Eeoc Establishes Historic Guidelines for Sabbath Observers
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Eeoc Establishes Historic Guidelines for Sabbath Observers

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The first mandatory employment guidelines of the Equal Employment Opportunity Commission (EEOC), were described to the Jewish Telegraphic Agency as one of the “most significant developments in the effort to protect the employment rights of Sabbath observers in American law” by Howard. Zuckerman, president of the National Jewish Commission on Law and Public Affairs (COLPA).

The text of the mandatory guidelines, improved unanimously in Washington several days ago by the five-member EEOC, cannot be publicized until they are published in the Federal Register the week of Oct. 6, Zuckerman said, but comments made by the commissioners at the meeting last week on key aspects of the guidelines were made available. He said COLPA consulted with the EEOC an formulation of the guidelines which will become effective with publication in the Federal Register.


Zuckerman said the guidelines are a major step toward providing “equal employment opportunity for thousands of members of minority religious groups who frequently face job discrimination only because of their determination to adhere to the tenets of their faith.”

He said the EEOC is the federal administrative agency which administers federal law in the field of job discrimination thus, the guidelines are the legally binding interpretation of a 1972 amendment to the federal 1964 Civil Rights Act.

The amendment requires employers to make “reasonable accommodation” to the religious needs of employes or job applicants unless such accommodation would result in “undue hardship” for employers. The guidelines cover all levels of government and all private employers with 15 or more employes.

Zuckerman said that two long standing problems for Sabbath observers-pre-employment inquiries which elicit information about religious practices, and make-up time requirements – are dealt with in the new guidelines. He said these two issues make up a substantial portion of the requests for help COLPA receives.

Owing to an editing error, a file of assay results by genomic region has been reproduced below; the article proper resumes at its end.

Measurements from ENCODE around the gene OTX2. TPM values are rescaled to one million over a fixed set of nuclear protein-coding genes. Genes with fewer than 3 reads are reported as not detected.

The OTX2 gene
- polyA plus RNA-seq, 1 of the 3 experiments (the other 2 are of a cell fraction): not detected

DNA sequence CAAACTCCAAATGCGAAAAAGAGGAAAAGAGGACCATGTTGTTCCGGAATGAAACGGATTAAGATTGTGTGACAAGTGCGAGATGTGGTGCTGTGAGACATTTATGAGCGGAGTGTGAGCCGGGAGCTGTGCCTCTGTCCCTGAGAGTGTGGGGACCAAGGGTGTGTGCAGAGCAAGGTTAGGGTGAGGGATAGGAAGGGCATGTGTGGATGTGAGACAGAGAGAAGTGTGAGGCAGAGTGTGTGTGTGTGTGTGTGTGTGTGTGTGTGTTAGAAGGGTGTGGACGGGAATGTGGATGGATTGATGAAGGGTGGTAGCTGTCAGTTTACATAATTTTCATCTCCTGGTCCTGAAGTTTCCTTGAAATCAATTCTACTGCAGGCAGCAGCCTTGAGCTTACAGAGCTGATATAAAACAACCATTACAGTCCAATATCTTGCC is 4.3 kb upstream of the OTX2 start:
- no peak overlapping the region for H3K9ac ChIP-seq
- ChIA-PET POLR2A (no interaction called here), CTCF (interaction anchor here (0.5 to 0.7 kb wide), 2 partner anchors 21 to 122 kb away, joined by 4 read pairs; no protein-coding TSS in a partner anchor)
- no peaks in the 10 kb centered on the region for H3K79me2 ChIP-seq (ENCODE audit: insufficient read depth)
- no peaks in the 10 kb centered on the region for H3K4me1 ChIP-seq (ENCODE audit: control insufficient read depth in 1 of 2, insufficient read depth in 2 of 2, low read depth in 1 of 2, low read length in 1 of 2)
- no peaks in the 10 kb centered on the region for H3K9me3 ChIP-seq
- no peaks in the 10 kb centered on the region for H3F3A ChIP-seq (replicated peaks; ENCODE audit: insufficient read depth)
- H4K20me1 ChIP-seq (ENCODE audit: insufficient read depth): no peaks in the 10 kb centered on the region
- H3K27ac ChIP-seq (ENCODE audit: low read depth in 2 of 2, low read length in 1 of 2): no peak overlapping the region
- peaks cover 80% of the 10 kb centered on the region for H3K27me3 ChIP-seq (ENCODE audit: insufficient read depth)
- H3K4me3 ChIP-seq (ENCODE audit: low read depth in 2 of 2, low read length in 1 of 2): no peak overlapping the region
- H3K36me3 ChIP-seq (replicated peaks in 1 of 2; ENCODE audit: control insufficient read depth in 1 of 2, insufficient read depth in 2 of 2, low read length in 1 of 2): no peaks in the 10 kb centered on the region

He said the guidelines severely restrict and generally make suspect the use of pre-employment inquiries regarding availability. They also require employers to consider permitting the employee to make up time off for religious reasons, as requested by the employee, when ever this is reasonable. He said the guidelines also spell out when an accommodation is required under the law and what employers and unions must do to being about an accommodation.

Zuckerman noted the guidelines are based on an expensive record developed in 1978 in hearings in New York, Milwaukee and Los Angeles. He said the hearings, in which COLPA helped the EEOC to identify sources for witnesses in a variety of industries, demonstrated conclusively that Sabbath observers could be accommodated easily in most jobs and that inability to accommodate was the exception rather than the rule.

He said the hearings and the resultant guidelines stemmed from a COLPA initiative to the EEOC soon after a 1977 decision by the U.S. Supreme Court cast doubt, in the opinion of many observers, on the viability of Sabbath observer legal protection. Subsequently, Zuckerman said. federal court rulings dispelled that fear.

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